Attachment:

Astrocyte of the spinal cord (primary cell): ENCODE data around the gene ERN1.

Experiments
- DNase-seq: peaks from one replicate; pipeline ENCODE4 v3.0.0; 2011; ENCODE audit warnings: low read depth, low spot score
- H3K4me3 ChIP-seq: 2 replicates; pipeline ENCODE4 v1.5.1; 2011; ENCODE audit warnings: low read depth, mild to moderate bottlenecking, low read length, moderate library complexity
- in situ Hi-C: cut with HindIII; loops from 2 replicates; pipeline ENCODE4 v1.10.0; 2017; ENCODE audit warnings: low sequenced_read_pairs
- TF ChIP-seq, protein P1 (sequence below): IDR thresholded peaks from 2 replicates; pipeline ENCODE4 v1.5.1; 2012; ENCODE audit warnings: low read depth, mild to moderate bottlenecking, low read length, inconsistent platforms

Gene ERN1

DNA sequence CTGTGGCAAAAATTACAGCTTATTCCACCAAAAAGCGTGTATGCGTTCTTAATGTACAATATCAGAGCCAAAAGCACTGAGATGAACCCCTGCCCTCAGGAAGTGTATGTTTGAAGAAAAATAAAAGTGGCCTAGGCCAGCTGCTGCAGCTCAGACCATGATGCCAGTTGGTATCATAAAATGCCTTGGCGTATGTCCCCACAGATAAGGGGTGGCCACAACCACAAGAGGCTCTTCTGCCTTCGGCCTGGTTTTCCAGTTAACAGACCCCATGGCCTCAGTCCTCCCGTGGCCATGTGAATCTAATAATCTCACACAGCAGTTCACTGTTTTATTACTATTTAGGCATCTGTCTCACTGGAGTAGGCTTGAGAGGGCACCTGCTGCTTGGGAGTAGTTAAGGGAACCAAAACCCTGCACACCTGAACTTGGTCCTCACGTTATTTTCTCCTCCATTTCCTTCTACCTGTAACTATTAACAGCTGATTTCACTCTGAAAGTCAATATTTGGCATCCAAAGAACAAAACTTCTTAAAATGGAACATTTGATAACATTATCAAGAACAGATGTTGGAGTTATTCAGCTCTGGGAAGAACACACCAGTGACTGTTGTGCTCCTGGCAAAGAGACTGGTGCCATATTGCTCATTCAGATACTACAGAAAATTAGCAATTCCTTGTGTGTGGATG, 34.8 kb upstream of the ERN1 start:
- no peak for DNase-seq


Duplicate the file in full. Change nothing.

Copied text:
Astrocyte of the spinal cord (primary cell): ENCODE data around the gene ERN1.

Experiments
- DNase-seq: peaks from one replicate; pipeline ENCODE4 v3.0.0; 2011; ENCODE audit warnings: low read depth, low spot score
- H3K4me3 ChIP-seq: 2 replicates; pipeline ENCODE4 v1.5.1; 2011; ENCODE audit warnings: low read depth, mild to moderate bottlenecking, low read length, moderate library complexity
- in situ Hi-C: cut with HindIII; loops from 2 replicates; pipeline ENCODE4 v1.10.0; 2017; ENCODE audit warnings: low sequenced_read_pairs
- TF ChIP-seq, protein P1 (sequence below): IDR thresholded peaks from 2 replicates; pipeline ENCODE4 v1.5.1; 2012; ENCODE audit warnings: low read depth, mild to moderate bottlenecking, low read length, inconsistent platforms

Gene ERN1

DNA sequence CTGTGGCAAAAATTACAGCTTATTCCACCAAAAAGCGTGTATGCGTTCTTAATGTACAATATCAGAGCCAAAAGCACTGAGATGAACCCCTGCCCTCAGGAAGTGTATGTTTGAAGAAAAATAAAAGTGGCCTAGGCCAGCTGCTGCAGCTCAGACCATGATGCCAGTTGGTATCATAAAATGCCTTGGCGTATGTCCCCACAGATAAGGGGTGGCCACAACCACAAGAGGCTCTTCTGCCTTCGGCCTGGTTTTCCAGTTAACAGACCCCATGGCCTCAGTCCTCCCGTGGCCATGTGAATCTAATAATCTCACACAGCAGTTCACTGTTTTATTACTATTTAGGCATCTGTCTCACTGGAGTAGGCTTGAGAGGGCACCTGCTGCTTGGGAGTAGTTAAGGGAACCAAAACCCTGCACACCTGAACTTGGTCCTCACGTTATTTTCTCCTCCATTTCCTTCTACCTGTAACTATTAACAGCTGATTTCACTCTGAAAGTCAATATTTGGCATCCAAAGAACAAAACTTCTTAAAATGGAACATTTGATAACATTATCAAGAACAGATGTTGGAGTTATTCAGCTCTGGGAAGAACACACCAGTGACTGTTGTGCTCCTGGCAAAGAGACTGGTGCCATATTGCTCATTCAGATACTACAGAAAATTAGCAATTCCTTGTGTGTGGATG, 34.8 kb upstream of the ERN1 start:
- no peak for DNase-seq